Objectives: For improved inter-study reproducibility and ultimately improved patient care, researchers and dentists need to know what electromagnetic radiation (light) is emitted from the light-curing unit (LCU) they are using and what is received by the resin. This information cannot be obtained from a dental radiometer, even though many studies have used a dental radiometer.
Methods: The light outputs from six LCUs (two QTH and four broad-spectrum LED units) were collected in real-time using an integrating sphere connected to a fiberoptic spectrometer during different light exposures.
Results: It was found that the spectral emissions were unique to each LCU, and there was no standardization in what was emitted on the various ramp (soft-start) settings. Relative to the normal use setting, using the ramp setting reduced the radiant energy (J) delivered from each LCU. For one of the four broad-spectrum LED LCUs, the spectral emissions in the violet range did not increase when the overall radiant power output was increased. In addition, this broad-spectrum LED LCU emitted no light from the violet LED chip for the first 5s and only emitted violet light when the ramp phase finished.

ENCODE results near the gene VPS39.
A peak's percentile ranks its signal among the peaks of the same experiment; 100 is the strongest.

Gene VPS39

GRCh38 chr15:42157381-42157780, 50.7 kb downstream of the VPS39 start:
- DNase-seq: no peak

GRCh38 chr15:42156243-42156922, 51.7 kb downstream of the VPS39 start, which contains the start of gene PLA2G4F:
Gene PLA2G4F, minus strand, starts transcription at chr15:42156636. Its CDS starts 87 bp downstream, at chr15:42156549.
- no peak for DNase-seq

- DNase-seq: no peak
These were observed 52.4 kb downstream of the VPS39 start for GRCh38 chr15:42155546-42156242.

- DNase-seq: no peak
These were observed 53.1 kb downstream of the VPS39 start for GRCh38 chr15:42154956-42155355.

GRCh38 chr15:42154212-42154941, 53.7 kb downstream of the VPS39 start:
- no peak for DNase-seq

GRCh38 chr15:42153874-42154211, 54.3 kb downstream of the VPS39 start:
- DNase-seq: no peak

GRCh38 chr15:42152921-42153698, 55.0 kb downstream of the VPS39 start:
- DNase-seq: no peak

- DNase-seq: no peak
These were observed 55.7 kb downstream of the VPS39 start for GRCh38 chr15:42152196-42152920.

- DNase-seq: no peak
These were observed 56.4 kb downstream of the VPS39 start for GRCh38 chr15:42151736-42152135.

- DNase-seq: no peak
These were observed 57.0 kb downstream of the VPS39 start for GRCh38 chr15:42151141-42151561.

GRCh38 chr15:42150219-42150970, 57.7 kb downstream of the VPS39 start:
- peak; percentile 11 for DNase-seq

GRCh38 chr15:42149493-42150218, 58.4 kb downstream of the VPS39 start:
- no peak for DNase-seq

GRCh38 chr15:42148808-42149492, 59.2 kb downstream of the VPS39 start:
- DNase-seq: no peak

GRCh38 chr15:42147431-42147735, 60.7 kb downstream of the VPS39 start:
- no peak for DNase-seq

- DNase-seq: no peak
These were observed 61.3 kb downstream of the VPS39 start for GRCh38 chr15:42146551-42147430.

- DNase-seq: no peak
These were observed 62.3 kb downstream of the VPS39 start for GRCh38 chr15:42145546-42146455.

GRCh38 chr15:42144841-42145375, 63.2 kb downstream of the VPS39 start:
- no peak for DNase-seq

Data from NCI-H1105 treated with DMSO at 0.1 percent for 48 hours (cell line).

Conclusions: A single irradiance value derived from a dental radiometer or from a laboratory grade power meter cannot adequately describe the output from the LCU. Manufacturers should provide more information about the light output from their LCUs. Ideally, future assessments and research publications that include resin photopolymerization should report the spectral radiant power delivered from the LCU throughout the entire exposure cycle.
Keywords: Dental equipment; Halogen; Light emitting diode; Light-curing units; Photometry; Radiometry/methods.
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